Adams to get gold, Ostapchuk fails test
Ostapchuk fails testMARK GEENTY
Were you suspicious of Valerie Adams' shotput rival Nadzeya Ostapchuk?
Alone in her car in Switzerland, Valerie Adams never dreamed this would be where she discovered she was a double Olympic shot put champion.
Instead of climbing the podium before a packed house of 80,000 and her family at the Olympic Stadium, gold medal around her neck and national anthem playing, a telephone call from New Zealand chef de mission Dave Currie today informed Adams that her Belarusian rival, Nadezya Ostapchuk, had tested positive to a banned steroid.
Silver had turned into gold.
Cue all manner of emotions; shock, joy, disbelief, anger, and no-one to share the moment with. As she arrived at the home of her coach Jean-Pierre Egger, it all spilled out.
''When I got here [to Egger's house] I burst into tears as his wife opened the door. She looked worried and asked why I was crying so much. I belted out 'we won, we won the gold medal' and I just fell into JP's arms and just shared a moment. We shared a moment of distress and disappointment on the sixth of August but today we shared a moment of happiness. It's overwhelming,'' Adams said.
But if Adams felt anger towards Ostapchuk for robbing her of glory atop the podium, she bit her lip.
''It's a pity it came out a week later but she's caught now. It was her moment but that's the only moment she'll be able to live now because it's all taken away from her. I don't want to waste any energy thinking about how I feel about her.
''I'm overwhelmed that I've won the gold medal and very humbled by all the people who have stood by me. The support of the public has been absolutely fantastic.''
It boosted New Zealand's gold medal tally to six, amid a total of 13 medals which equalled their best haul from Seoul in 1988.
The International Olympic Committee confirmed in a statement that Ostapchuk had tested positive to metenolone, and demanded the Belarus Olympic Committee hand back her gold medal.
She was the 12th competitor to test positive for a banned substance at these Games but the first to be stripped of a medal. Samples provided the day before the shot put competition, and immediately after her winning performance, both tested positive.
In what was considered a two-horse race last Monday, Ostapchuk threw 21.36m to Adams' 20.70m.
Eggers made a telling ''no comment'' after the event which suggested there were suspicions around Ostapchuk whose distances increased markedly in the lead-up to London. But Adams had tried to believe the suspicions weren't true.
''Two months before the Olympics she was throwing massive throws in Belarus. But I never wanted to assume and I never have. Other people have, and commented about her looks and how she threw. At the end of the day it happened and I'm just grateful that the system put in place to make the sport clean is working.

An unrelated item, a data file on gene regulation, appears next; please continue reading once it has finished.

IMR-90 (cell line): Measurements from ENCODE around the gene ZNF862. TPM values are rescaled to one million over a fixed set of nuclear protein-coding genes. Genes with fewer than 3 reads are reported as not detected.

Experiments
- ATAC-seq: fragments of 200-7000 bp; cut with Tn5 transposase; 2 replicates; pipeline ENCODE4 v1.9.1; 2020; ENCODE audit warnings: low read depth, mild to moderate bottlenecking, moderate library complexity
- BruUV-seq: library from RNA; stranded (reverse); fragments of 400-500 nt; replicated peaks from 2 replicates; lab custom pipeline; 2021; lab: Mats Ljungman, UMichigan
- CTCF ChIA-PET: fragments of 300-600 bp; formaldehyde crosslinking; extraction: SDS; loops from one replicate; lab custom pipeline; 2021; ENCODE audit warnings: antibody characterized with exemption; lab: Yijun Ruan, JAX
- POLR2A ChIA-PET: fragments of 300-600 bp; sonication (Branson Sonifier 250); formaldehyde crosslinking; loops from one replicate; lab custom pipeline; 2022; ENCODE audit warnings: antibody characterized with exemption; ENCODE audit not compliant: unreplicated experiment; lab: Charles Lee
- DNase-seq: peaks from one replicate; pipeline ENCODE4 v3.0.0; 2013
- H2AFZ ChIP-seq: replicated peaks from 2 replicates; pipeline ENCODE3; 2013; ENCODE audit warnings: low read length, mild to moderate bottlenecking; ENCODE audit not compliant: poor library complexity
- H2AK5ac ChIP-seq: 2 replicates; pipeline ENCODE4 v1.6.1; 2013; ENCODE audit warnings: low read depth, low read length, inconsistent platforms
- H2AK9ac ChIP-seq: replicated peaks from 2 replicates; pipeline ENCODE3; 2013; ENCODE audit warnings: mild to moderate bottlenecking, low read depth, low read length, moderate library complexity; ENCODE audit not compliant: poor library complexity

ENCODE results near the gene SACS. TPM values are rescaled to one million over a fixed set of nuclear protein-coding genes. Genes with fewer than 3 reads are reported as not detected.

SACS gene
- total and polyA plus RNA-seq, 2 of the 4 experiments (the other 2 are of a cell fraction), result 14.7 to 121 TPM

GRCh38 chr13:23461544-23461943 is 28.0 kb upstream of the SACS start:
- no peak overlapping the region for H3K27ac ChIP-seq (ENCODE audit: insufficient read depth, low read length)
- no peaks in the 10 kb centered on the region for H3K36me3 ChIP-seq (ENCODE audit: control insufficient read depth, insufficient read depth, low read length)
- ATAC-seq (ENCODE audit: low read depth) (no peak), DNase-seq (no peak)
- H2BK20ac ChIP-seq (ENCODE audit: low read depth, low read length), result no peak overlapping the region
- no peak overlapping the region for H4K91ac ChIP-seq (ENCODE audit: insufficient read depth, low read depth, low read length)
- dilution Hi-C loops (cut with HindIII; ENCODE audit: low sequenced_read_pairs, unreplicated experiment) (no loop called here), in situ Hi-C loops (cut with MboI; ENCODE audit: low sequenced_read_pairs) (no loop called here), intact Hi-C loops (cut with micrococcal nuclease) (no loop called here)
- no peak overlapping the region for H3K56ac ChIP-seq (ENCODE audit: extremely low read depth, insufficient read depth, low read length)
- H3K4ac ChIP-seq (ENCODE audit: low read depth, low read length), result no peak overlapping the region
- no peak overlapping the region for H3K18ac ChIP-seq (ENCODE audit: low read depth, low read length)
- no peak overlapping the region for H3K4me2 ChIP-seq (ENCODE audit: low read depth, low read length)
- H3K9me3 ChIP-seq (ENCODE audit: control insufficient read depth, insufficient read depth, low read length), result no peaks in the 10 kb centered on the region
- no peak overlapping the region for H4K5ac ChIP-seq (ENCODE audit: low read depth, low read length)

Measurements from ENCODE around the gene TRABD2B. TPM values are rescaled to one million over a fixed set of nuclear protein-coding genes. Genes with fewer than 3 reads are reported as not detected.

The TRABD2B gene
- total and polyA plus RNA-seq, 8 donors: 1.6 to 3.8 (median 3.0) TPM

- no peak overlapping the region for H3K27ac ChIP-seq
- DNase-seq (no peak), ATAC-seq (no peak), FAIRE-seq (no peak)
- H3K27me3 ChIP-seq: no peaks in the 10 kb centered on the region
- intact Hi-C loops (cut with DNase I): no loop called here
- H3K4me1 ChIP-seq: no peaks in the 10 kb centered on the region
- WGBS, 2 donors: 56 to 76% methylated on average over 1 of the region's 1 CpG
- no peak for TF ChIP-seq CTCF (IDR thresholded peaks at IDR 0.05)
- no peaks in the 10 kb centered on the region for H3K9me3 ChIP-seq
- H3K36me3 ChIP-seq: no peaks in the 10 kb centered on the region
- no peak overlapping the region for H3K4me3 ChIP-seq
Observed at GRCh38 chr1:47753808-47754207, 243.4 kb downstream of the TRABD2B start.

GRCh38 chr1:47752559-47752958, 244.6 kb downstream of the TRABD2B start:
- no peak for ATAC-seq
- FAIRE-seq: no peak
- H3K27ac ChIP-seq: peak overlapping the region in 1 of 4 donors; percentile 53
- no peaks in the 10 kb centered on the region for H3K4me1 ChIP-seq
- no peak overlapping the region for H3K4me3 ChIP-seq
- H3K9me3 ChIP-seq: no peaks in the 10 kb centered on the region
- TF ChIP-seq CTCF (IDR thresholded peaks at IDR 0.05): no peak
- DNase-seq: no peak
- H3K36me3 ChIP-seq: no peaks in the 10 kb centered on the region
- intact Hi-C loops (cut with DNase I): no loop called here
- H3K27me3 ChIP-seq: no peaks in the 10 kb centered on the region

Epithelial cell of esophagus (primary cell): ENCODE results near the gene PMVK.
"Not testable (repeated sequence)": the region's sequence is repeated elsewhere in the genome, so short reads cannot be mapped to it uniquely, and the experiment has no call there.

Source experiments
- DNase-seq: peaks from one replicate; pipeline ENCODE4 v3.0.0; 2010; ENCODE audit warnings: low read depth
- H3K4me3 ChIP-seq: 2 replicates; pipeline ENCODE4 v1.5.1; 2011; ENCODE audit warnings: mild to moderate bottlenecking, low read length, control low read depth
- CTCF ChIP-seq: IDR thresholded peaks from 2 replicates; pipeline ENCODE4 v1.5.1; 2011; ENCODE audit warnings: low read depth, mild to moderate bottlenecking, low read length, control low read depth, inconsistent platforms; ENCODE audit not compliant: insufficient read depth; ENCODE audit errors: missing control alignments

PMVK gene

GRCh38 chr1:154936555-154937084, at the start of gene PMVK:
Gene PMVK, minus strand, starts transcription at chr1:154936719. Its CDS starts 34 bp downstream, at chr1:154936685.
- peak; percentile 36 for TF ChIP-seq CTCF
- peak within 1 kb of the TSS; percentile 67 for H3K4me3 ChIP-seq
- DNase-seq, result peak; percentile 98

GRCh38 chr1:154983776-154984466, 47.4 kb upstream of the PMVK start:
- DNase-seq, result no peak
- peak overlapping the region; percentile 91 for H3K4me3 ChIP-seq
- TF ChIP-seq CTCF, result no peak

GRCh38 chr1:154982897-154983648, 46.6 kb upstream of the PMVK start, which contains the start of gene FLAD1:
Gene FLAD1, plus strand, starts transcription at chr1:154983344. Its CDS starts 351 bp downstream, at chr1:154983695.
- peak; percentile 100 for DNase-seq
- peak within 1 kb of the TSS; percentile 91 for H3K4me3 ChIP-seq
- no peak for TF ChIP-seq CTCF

''I just wish that my family that were here in London were able to see me and my medal on top of the podium and hear the national anthem and enjoy the moment.''
With Ostapchuk's disqualification, Russia's Evgeniia Kolodko was upgraded to silver and China's Lijiao Gong to the bronze.
Adams also revealed today she felt sympathy for Athletics New Zealand official Raylene Bates who was named by Currie as the person who botched the official entry form, which almost saw Adams excluded from the competition.
Bates didn't tick certain boxes on the athletes' starting confirmation forms, and only some last-minute negotiations between the NZOC and the IOC allowed Adams to line up. She admitted afterwards it had badly affected her preparation.
''What happened has happened. As I always said it was very unfortunate that happened to me, a mistake was made and I think things have been put in place for it not to happen again. Raylene and I have spoken since then and she's apologised and I feel for her. It wasn't my intention to publicly name her, someone else did that.''
Adams hoped she could receive her gold medal in some kind of public ceremony and hear the anthem played in New Zealand, but that was for the NZOC and her manager, Nick Cowan, to arrange.
She didn't have long to celebrate as she was scheduled to train 30 minutes after speaking to the media, in preparation for another competition in Stockholm on Thursday. Adams contacted her family immediately to share the news and planned to catch up with some of them for a celebratory dinner.
''I'm letting this all sink in because it's so surreal. Already I've got 50 text messages from people congratulating me and are so happy with the result.
''Right now it's a lot for me to take in. I missed the moment in the stadium to have my medal presented to me. But the facts have come out and I'm an Olympic champion back to back. I'm very grateful that I achieved my goal even though it's come a week later, it's better than never coming. I'm very delighted and overwhelmed.''
- Fairfax Media
How many hours of sleep, on average, do you get per day/night?Related story: Sleep-deprived putting their health at risk